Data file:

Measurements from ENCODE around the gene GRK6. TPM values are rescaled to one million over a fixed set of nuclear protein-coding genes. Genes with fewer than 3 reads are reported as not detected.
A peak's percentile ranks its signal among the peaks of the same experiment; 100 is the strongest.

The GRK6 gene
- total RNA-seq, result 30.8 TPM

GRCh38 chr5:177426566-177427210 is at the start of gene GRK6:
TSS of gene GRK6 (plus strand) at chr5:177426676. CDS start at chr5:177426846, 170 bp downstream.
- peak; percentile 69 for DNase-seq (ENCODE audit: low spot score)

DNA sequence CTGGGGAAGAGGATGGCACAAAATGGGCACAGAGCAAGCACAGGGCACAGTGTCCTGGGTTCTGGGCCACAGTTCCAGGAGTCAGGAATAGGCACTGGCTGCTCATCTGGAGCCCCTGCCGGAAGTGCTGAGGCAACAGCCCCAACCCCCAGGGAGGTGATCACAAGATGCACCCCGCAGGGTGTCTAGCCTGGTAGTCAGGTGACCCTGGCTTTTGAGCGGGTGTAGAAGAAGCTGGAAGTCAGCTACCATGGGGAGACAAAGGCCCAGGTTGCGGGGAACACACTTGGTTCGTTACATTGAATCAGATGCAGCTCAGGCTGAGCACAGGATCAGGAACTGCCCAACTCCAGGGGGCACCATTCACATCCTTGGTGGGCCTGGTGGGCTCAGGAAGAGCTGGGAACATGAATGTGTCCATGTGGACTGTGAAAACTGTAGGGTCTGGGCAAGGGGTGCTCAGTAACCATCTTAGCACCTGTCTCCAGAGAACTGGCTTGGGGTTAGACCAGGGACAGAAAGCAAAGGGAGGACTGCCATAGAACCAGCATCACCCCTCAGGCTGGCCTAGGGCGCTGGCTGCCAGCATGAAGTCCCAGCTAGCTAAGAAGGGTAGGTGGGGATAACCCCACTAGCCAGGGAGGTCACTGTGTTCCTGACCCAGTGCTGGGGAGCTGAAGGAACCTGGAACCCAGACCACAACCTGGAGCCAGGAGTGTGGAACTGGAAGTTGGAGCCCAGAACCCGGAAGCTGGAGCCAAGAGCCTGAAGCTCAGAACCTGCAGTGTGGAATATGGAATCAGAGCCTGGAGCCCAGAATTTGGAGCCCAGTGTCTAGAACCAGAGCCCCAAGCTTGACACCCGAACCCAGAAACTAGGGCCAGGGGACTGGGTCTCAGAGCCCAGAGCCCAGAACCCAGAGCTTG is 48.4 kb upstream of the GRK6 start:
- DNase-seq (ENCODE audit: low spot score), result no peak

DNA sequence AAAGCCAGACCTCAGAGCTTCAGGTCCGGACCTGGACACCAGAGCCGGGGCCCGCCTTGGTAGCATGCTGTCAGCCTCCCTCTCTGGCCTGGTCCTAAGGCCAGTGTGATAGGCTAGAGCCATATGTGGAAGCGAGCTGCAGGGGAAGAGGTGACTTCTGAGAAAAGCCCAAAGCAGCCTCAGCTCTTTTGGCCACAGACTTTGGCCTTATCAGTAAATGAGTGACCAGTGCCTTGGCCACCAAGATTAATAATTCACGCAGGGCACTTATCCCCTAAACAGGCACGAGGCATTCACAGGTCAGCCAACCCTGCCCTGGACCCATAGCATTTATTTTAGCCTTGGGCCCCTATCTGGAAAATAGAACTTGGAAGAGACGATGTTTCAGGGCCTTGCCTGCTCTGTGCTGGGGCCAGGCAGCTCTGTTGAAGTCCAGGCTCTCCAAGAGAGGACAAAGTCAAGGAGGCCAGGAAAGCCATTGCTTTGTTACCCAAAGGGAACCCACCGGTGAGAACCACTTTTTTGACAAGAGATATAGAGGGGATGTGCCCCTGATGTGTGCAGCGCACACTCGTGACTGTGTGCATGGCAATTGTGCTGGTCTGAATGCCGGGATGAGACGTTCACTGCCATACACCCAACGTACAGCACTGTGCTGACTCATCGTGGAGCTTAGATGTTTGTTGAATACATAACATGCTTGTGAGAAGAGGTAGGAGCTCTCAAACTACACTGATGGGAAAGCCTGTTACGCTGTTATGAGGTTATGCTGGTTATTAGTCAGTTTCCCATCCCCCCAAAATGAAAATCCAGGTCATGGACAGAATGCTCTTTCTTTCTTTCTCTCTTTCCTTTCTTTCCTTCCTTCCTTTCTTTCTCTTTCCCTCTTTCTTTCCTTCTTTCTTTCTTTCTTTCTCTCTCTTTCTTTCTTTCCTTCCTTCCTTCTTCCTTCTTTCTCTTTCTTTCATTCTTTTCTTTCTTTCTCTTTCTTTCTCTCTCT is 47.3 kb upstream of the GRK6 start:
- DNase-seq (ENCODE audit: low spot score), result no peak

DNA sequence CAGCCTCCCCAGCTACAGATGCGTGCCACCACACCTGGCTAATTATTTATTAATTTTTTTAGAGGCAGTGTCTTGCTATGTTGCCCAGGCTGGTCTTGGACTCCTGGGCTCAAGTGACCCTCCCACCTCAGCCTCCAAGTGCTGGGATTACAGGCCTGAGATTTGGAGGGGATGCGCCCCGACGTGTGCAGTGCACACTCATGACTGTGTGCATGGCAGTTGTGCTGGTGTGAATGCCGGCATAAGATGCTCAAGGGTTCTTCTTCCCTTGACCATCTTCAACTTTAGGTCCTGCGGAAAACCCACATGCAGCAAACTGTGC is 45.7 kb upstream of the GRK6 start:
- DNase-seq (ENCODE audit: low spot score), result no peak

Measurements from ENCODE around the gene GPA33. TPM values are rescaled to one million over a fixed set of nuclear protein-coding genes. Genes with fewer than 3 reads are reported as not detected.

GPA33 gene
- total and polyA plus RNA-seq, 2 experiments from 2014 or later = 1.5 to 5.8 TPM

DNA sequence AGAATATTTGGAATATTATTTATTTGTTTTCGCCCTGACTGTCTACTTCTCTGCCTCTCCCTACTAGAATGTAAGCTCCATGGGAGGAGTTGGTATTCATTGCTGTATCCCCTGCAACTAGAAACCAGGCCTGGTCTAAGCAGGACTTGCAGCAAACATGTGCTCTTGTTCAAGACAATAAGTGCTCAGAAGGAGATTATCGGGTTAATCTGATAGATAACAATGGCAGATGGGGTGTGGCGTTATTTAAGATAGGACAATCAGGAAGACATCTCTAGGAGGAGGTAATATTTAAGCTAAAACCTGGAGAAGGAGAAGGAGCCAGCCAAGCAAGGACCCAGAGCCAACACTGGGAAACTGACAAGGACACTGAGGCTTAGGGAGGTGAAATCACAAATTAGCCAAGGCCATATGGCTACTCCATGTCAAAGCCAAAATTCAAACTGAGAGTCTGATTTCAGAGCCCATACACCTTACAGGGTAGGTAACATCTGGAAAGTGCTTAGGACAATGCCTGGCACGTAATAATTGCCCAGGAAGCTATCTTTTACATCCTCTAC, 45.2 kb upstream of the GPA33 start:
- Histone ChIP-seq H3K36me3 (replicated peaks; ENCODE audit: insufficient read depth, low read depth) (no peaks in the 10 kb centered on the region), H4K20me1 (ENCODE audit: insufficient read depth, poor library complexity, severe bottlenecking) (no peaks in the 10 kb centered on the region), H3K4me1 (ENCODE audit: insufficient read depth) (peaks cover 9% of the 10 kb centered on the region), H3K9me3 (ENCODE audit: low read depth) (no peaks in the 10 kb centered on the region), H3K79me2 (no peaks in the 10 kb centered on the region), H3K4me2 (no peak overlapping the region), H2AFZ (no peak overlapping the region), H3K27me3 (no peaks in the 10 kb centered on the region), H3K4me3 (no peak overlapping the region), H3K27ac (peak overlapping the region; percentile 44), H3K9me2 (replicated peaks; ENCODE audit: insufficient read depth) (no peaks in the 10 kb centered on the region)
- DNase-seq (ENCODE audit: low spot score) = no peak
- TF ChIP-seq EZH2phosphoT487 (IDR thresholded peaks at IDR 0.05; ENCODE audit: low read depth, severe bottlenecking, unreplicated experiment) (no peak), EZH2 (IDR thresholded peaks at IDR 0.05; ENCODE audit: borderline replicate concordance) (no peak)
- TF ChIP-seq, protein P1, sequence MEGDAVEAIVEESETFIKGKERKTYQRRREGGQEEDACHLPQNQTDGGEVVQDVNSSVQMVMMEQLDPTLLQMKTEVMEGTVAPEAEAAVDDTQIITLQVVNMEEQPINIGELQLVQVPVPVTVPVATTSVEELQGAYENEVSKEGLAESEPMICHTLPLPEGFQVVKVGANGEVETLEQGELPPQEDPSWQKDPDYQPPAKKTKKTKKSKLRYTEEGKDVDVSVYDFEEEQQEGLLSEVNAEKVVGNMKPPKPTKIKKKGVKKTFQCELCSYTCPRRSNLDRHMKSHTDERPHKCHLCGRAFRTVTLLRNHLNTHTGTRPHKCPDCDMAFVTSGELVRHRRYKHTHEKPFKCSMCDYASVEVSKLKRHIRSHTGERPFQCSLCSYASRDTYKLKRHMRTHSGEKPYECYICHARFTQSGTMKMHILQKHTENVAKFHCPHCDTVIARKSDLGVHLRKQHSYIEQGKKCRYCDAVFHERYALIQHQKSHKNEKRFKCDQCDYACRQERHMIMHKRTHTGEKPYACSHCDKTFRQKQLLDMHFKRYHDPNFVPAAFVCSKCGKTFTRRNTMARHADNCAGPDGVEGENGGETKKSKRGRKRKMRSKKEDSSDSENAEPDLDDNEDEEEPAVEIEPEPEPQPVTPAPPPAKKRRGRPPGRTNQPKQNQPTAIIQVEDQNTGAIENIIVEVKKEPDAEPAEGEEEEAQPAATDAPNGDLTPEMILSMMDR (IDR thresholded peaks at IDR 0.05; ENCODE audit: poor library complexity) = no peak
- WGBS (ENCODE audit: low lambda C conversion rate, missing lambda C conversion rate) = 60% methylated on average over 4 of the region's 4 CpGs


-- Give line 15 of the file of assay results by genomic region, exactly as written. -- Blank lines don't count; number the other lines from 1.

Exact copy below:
GPA33 gene